Alessandro Baricco has won numerous literary awards in Italy and France. He lives in Turin, Italy.
Baricco's first novel since his international best seller, Silk (LJ 10/1/97), this delicately written work is filled with stirring allegorical imagery but still has more heft than its stylishly slim predecessor. A group of characters meet at a seaside hotel that appears to be managed by a few prescient children. One guest, a young woman with a mysterious depressive illness, has come for an ocean cure that will either kill her or save her. A professor studying the scientific aspect of things observes the ocean's edge, while an artist paints seascapes using sea water as his medium, producing a series of white canvases. The dreamlike scenes are feverish and fitful, sometimes annoyingly incomplete, sometimes shockingly violent. A particularly horrifying episode involving a life raft is told twice, like a recurring nightmare. Is this a meditation on the sea, on revenge, on life and art? It's hard to say. Though beautifully crafted, this work will probably not be to most readers' taste.‘Reba Leiding, James Madison Univ., Harrisonburg, VA
"Ocean Sea has the air of a long-established classic."--Salon
"Alessandro Baricco is a novelist who weaves words into a fabric as delicate as Venetian lace."--Chicago Tribune "The remarkable Baricco is artistic kin to his compatriot, Roberto Calasso. Both are originals; both weave patterns of myth and human story and the airy and earthly connections between them." --Los Angeles Times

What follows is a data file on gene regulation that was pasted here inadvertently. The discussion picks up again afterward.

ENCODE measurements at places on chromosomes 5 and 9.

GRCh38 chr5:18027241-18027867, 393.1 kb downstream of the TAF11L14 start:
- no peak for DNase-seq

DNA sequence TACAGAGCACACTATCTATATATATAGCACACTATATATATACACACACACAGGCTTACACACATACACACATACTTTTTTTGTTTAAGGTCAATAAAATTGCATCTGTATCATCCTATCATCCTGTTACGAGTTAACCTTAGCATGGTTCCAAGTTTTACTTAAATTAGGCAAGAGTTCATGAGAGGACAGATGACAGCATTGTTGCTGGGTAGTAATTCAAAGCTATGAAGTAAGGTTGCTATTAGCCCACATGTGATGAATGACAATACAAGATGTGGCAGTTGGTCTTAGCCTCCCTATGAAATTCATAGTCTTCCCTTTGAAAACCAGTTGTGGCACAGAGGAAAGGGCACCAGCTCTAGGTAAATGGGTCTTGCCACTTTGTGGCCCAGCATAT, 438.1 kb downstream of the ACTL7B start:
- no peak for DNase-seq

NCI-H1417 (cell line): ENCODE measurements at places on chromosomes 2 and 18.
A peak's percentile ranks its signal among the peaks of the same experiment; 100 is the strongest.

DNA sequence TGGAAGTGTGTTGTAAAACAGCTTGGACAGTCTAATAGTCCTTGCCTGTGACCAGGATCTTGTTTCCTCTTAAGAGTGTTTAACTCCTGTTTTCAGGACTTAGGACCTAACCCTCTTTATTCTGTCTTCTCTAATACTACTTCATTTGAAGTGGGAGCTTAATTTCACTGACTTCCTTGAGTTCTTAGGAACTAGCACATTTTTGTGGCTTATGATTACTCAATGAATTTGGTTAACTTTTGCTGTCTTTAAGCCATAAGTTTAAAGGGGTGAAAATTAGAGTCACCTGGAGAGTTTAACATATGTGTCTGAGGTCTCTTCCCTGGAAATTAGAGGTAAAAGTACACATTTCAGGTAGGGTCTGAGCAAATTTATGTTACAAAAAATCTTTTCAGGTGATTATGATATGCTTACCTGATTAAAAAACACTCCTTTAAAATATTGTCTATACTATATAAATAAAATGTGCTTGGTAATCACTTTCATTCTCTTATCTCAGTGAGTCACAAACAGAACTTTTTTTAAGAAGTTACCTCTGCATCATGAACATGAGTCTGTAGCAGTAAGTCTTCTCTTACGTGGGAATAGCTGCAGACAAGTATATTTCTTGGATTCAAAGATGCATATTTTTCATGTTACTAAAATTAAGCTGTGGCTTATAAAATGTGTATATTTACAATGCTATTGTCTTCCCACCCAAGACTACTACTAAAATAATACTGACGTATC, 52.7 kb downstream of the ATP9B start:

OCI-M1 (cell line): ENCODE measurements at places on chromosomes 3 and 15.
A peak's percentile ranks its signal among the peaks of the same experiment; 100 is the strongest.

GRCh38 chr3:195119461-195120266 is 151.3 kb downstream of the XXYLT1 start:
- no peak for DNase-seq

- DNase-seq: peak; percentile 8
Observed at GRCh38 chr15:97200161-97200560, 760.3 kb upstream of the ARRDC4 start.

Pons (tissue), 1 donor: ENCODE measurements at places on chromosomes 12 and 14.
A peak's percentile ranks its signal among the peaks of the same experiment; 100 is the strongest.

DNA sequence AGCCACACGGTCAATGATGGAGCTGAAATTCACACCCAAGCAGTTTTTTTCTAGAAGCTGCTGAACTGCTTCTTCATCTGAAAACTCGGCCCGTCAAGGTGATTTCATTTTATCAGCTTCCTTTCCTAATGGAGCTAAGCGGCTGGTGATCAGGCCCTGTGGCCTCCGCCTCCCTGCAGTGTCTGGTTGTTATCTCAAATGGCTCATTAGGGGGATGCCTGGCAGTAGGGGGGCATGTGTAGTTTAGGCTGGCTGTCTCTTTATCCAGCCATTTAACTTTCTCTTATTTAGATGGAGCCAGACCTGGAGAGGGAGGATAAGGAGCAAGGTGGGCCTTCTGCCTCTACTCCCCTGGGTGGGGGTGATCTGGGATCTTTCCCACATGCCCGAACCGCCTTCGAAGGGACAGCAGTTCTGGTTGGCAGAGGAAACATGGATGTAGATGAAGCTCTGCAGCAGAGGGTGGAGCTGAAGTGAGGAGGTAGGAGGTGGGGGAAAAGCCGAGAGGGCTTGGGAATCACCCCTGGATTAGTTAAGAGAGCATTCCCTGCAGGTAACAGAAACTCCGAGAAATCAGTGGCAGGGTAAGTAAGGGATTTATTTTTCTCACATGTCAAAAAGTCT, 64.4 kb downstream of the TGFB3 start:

Italian writer Baricco, who wrote this novel before the highly regarded Silk, again delivers a work whose spare, lyrical language and enigmatic episodes culminate in a tale of love and revenge. This story of obsession is a meditation on the sea‘its seductive surface and erotic depths with the power to heal or destroy. Mirroring the ebb and flow of the ocean, Baricco's cast of characters complement each other. In 19th-century France, six people are drawn, each for distinct reasons, to a seaside hotel‘inhabited only by four precocious, spiritlike children. Researching his scientific book, An Encyclopedia of Limits, Professor Bartleboom seeks the point at which the sea ends; painter Plasson is determined to find where the sea begins. Ann Deverià has been sent by her husband to repent her adulturous ways, while Elisewin, a young, sickly girl, experiences her first love and finds her health restored. Father Pluche, the priest who accompanies Elisewin, discovers the meaning of life; a secretive sailor, Adams, searches for death. For each person, the "sea is a place where you take leave of yourself" in search of his or her mystery; yet each character's story of love, betrayal, murder or redemption is revealed to be inexorably entangled with the others' while the sea bears silent witness to their destinies. It is only through the ripples of Adams's vengeful act that each person realizes his or her destiny. Baricco's prose stylistically echoes his central metaphor: his sentences undulating, breaking and subsiding, a mood that translator McEwan maneuvers beautifully. At times this feat is accomplished masterfully; at others the author's hand is all too apparent, eclipsing the delicate mingling of his intriguing characters with their vengeful and poetic twists of fate. (Feb.)